Tao Huang discovered her passion for design as a teenager growing up in Guangzhou, China.
The assistant professor of design decided to start a comic book club at the age of 16 with her sister and a friend in 1992, which Huang said she believes was the first of its kind in China.
Because of China’s strict publishing laws, she said the venture was risky.
“We had to be very careful with what we were going to say in the publication,” Huang said.
The group wasn’t able to apply for a publishing license because they couldn’t afford it, and because comics were so new in China at the time that she said they likely wouldn’t have been approved anyway.
Huang said they took the risk of being prosecuted or having their comic books confiscated because they were young and didn’t realize what kind of trouble they could get into.
“We didn’t publish anything that was against the government, so we didn’t feel that we would get in trouble ourselves,” Huang said. “We actually put some self-censoring on ourselves because we didn’t want to get into trouble.”
Now, with over 15 years of experience in the field, Huang said she could probably work with anyone on any kind of design.
Throughout her career, she has worked in design research, product design, interior design and other areas, but she said she specializes in sustainable design.
She said she loves the work because the field is constantly changing and developing.
“It keeps you on the edge all the time because you have to be really mindful of what’s going on and what’s new in terms of new terminology, in terms of the art world,” Huang said. “It’s very hands-on.”
When she was attending the Guangzhou Academy of Fine Arts for graduate school in 1999, she opened a bookstore with a couple of friends that she met through the comic book club.
“When you’re young, you’re just like, ‘I’m going to start something,’” Huang said. “‘I don’t care what the outcome is, I don’t care if I’m going to make a living.’”
At the same time, Huang was also part owner of a post-production advertising company, and she decided she wanted a change; she wanted to move to the United States.
She started attending Virginia Tech in 2003 as a PhD student. She said it was a very similar to Carbondale, with a diverse amount of people that she still keeps in contact with today.
“It dawned on me again that people can be so different, but we can also be so alike too,” Huang said. “It’s not that you just get to know teachers from all over the world, but you get to know people from all over the world. I would never have had that experience if I stayed in China.”
Huang got her first job as a professor at Columbia College in Chicago in 2007, where she worked for almost eight years. She said the transition from designing in China to designing in the U.S. was difficult, especially from a teaching perspective.
“I was not brought up in this society, so I have no idea what my students don’t know or what they do know … I spent a few years trying to figure that out because I didn’t know what they were learning when they were in high school,” Huang said.
By the time she came to SIU about two years ago, Huang said she had learned how to overcome those cultural barriers.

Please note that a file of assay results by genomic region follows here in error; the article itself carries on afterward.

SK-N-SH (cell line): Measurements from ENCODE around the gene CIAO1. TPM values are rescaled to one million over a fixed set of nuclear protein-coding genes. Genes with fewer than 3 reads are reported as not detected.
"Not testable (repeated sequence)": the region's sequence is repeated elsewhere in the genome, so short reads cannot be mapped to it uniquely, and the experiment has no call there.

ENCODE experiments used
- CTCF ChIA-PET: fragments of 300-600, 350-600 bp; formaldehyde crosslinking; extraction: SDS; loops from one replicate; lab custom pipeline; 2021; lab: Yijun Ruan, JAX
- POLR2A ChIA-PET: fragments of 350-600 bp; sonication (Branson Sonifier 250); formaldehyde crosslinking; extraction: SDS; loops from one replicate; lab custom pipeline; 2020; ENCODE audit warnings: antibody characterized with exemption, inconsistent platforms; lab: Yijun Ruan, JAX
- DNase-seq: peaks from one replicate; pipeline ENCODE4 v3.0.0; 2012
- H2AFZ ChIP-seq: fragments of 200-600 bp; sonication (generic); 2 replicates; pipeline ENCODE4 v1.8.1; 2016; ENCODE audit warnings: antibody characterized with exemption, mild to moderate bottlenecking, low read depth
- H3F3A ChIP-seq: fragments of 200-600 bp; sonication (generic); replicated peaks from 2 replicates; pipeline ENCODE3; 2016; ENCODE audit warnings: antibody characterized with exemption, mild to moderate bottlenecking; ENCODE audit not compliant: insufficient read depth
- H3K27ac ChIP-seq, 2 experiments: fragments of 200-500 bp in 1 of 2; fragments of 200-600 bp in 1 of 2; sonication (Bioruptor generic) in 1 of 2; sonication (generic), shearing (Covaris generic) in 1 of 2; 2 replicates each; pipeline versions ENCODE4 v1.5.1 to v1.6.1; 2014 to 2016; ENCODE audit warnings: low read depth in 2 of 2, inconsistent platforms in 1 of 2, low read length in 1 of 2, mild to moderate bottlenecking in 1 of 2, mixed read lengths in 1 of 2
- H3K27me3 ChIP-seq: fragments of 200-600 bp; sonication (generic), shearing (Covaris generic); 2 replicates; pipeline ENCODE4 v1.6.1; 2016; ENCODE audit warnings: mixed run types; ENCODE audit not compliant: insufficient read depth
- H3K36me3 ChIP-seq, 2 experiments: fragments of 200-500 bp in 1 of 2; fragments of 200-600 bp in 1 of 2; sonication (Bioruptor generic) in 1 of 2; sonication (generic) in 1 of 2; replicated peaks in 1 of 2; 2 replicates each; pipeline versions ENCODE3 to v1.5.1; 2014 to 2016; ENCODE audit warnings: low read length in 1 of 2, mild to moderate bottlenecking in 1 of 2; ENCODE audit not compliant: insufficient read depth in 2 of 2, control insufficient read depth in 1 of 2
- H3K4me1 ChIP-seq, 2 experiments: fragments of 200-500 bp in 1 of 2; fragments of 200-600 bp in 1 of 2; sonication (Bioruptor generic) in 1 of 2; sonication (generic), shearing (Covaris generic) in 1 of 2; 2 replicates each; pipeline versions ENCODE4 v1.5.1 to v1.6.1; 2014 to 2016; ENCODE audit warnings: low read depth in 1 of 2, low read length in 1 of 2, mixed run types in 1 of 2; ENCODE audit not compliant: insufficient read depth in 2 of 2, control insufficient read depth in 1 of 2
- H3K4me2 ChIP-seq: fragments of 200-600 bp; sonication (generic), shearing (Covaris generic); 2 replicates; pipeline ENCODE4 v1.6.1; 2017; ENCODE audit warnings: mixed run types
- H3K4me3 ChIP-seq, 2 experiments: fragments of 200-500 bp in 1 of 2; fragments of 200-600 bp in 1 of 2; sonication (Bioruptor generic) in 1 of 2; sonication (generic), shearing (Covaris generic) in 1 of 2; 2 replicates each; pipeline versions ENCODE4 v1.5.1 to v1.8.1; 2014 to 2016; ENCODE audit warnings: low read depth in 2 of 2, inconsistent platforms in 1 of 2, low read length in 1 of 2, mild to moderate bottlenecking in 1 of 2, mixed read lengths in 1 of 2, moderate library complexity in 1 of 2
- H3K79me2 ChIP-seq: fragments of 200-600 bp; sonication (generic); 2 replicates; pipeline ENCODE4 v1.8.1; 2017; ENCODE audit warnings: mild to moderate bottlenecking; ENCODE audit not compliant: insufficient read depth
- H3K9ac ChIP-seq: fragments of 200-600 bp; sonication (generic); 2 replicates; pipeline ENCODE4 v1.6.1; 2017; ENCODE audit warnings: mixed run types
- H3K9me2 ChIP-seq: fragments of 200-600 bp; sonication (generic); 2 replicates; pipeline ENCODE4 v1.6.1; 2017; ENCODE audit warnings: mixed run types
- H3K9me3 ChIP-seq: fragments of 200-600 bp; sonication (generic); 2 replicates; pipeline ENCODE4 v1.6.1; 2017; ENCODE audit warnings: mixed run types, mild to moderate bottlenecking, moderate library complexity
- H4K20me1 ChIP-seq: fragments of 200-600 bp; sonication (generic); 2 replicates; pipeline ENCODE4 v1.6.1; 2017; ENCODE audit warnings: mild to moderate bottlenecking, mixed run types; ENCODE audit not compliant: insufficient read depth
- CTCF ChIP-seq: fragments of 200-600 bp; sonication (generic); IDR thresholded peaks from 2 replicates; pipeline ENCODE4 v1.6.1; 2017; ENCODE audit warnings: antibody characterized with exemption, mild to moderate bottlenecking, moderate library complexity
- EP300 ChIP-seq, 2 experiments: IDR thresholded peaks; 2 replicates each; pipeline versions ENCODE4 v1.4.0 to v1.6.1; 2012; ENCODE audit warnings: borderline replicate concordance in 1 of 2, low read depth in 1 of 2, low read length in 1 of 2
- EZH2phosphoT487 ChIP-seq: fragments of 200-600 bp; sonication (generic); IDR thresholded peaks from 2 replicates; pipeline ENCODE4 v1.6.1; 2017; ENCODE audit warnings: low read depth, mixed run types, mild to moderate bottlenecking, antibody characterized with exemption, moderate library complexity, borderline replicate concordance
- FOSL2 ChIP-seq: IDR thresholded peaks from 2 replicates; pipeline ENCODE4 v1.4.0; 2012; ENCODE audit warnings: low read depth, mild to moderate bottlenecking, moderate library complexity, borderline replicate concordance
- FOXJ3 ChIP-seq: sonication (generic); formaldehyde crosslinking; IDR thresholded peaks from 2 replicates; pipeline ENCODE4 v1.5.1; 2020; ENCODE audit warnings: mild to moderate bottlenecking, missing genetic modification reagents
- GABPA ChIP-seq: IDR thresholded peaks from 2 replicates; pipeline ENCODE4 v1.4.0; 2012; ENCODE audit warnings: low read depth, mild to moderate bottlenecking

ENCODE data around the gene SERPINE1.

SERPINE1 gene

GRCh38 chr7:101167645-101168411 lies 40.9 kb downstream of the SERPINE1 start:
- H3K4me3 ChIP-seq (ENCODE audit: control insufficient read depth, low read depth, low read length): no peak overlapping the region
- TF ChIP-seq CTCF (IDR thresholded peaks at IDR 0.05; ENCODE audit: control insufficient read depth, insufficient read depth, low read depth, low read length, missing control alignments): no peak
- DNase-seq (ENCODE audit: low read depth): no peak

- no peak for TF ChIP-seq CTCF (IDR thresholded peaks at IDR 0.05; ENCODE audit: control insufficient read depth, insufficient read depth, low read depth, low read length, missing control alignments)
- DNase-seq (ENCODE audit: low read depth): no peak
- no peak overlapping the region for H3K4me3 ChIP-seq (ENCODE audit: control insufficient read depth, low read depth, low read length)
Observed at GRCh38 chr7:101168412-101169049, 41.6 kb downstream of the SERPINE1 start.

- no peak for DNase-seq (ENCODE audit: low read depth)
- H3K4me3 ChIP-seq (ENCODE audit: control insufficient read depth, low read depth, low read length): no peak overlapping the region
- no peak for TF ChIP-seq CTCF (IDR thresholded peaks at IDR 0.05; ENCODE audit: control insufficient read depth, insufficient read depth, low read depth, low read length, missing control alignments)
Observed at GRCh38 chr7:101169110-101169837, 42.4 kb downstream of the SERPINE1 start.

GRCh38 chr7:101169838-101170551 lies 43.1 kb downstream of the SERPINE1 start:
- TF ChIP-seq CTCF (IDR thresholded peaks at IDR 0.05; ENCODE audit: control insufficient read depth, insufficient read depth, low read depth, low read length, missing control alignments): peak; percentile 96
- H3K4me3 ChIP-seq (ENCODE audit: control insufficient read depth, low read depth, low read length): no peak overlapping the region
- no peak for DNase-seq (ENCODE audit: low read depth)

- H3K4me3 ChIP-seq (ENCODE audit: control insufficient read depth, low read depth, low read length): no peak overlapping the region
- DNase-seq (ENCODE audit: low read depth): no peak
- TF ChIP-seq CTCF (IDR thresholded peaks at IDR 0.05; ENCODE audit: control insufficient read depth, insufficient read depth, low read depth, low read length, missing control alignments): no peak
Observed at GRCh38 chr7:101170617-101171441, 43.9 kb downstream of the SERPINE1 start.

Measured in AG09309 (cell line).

Her students said one of the biggest things she’s done as a professor was planning a trip for them to visit her hometown in China for a design camp last winter.
Anthony Bux, a senior from Algonquin studying industrial design, has taken two of Huang’s classes and went on the trip to China.
Bux said Huang helped students from different countries connect despite cultural differences by helping them work together on their designs.
He said incorporating her multicultural design perspective is something Huang also does in class.
“She does have that x-factor of she knows the difference between cultures and how one product can affect the whole world and not just the U.S,” Bux said.
Ashley Booth, a senior from St. Joseph, Michigan studying industrial design, said Huang is a very insightful professor.
“She listens to us and allows us to work in ways that are best for us,” Booth said.
Huang said part of her method isn’t all about teaching students what to learn; it’s also about how they learn.
“I want to make my students to be visionaries, innovative and actually happy about what they’re doing, and also collaborative,” Huang said. “I think that’s very important as well. … I’m not just teaching them skills, I’m teaching them how to think.”
Booth said Huang does this by not always giving students direct answers to questions, and instead guiding them through the process of figuring it out for themselves.
“She’d help us investigate our solutions and our concepts, but she won’t completely tell us the way,” Booth said. “A lot of that will make us as students turn to research more or to ask each other and figure it out for ourselves.”
Bux said Tao always encourages her students to learn outside of the classroom.
“You’re always trying to improve yourself and figure out new ways to solve problems,” Bux said of Huang’s classes. “She’s always really open and helpful.”
Huang said she came to SIU because of its similarities to Virginia Tech and the excellence of the work done on campus by faculty, staff and students.
“I think this university has a long legacy of doing a lot of great things,” Huang said. “This kind of environment is absolutely amazing, and I don’t think you can replicate it very easily elsewhere.”
Tierra Carpenter can be reached at [email protected] or @tierramc_.
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